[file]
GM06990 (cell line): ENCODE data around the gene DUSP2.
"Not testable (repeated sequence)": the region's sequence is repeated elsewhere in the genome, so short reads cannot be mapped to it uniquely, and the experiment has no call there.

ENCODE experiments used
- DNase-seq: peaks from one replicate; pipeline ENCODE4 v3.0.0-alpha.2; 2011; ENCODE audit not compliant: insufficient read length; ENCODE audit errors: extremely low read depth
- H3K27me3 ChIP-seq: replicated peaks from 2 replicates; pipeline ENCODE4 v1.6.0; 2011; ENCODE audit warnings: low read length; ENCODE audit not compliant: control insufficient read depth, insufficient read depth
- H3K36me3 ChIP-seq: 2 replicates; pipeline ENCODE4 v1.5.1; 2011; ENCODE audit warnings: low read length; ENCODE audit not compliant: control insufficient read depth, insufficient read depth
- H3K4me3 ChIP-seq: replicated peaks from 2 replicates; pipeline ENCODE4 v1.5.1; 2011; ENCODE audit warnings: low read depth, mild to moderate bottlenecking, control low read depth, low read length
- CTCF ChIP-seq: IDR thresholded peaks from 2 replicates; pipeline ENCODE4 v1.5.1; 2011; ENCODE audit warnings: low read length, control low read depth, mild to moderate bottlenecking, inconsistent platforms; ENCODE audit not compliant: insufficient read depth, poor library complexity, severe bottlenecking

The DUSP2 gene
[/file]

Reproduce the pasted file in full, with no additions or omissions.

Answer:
GM06990 (cell line): ENCODE data around the gene DUSP2.
"Not testable (repeated sequence)": the region's sequence is repeated elsewhere in the genome, so short reads cannot be mapped to it uniquely, and the experiment has no call there.

ENCODE experiments used
- DNase-seq: peaks from one replicate; pipeline ENCODE4 v3.0.0-alpha.2; 2011; ENCODE audit not compliant: insufficient read length; ENCODE audit errors: extremely low read depth
- H3K27me3 ChIP-seq: replicated peaks from 2 replicates; pipeline ENCODE4 v1.6.0; 2011; ENCODE audit warnings: low read length; ENCODE audit not compliant: control insufficient read depth, insufficient read depth
- H3K36me3 ChIP-seq: 2 replicates; pipeline ENCODE4 v1.5.1; 2011; ENCODE audit warnings: low read length; ENCODE audit not compliant: control insufficient read depth, insufficient read depth
- H3K4me3 ChIP-seq: replicated peaks from 2 replicates; pipeline ENCODE4 v1.5.1; 2011; ENCODE audit warnings: low read depth, mild to moderate bottlenecking, control low read depth, low read length
- CTCF ChIP-seq: IDR thresholded peaks from 2 replicates; pipeline ENCODE4 v1.5.1; 2011; ENCODE audit warnings: low read length, control low read depth, mild to moderate bottlenecking, inconsistent platforms; ENCODE audit not compliant: insufficient read depth, poor library complexity, severe bottlenecking

The DUSP2 gene